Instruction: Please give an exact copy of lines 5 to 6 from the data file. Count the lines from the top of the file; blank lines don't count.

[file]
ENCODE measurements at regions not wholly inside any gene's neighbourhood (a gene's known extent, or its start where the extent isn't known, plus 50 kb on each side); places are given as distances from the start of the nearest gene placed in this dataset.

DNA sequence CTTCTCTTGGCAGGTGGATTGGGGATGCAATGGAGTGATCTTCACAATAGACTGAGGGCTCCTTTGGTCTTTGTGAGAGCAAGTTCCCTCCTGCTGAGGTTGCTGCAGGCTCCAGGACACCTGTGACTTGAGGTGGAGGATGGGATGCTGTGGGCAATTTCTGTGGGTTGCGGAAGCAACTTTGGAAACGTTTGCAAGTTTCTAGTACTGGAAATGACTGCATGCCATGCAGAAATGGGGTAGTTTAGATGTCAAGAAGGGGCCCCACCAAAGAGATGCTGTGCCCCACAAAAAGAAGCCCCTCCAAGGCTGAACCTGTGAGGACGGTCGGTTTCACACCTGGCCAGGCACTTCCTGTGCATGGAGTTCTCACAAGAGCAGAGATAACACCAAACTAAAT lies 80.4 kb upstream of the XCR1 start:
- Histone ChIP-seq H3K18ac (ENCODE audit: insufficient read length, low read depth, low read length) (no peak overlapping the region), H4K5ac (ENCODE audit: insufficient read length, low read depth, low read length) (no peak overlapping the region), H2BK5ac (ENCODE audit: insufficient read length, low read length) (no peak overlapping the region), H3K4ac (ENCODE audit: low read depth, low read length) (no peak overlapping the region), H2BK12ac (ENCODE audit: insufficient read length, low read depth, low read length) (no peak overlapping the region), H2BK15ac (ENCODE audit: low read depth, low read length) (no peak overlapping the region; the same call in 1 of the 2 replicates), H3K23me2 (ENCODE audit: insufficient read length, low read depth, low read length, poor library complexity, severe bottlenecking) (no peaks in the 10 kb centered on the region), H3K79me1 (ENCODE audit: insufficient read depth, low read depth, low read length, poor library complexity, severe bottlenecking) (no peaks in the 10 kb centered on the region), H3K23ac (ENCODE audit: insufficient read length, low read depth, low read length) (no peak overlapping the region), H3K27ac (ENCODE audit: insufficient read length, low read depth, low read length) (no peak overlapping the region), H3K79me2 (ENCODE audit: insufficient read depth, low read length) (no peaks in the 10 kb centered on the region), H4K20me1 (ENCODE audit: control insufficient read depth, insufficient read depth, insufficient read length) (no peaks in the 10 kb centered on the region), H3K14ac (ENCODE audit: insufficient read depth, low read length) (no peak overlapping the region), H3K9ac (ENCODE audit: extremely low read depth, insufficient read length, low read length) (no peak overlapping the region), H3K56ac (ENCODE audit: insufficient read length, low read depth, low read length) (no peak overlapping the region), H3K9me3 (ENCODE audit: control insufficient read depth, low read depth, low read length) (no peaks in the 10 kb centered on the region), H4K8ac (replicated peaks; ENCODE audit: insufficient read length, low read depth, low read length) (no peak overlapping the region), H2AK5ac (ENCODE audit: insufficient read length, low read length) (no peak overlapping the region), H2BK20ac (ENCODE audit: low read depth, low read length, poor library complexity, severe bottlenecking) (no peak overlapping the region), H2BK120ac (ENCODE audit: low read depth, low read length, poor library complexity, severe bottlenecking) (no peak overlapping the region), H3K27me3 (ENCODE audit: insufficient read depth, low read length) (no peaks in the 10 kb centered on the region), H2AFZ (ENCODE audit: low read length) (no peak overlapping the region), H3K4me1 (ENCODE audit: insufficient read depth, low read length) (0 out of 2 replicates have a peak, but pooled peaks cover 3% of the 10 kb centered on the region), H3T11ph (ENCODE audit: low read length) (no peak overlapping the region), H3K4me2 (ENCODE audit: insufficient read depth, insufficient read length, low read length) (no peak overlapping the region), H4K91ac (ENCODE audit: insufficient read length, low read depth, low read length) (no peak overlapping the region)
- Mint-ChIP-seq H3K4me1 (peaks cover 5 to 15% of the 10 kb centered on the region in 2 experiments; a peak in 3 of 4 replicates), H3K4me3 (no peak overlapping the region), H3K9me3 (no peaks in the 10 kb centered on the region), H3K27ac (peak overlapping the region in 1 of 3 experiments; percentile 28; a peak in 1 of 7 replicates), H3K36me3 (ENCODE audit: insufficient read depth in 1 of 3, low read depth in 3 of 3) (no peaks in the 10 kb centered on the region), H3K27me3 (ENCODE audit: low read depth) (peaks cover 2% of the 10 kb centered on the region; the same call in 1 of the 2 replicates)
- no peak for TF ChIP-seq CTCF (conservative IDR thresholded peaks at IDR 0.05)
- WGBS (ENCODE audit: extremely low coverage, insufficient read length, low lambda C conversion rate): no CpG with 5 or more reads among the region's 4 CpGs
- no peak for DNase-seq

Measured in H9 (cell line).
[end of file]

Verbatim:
- no peak for TF ChIP-seq CTCF (conservative IDR thresholded peaks at IDR 0.05)
- WGBS (ENCODE audit: extremely low coverage, insufficient read length, low lambda C conversion rate): no CpG with 5 or more reads among the region's 4 CpGs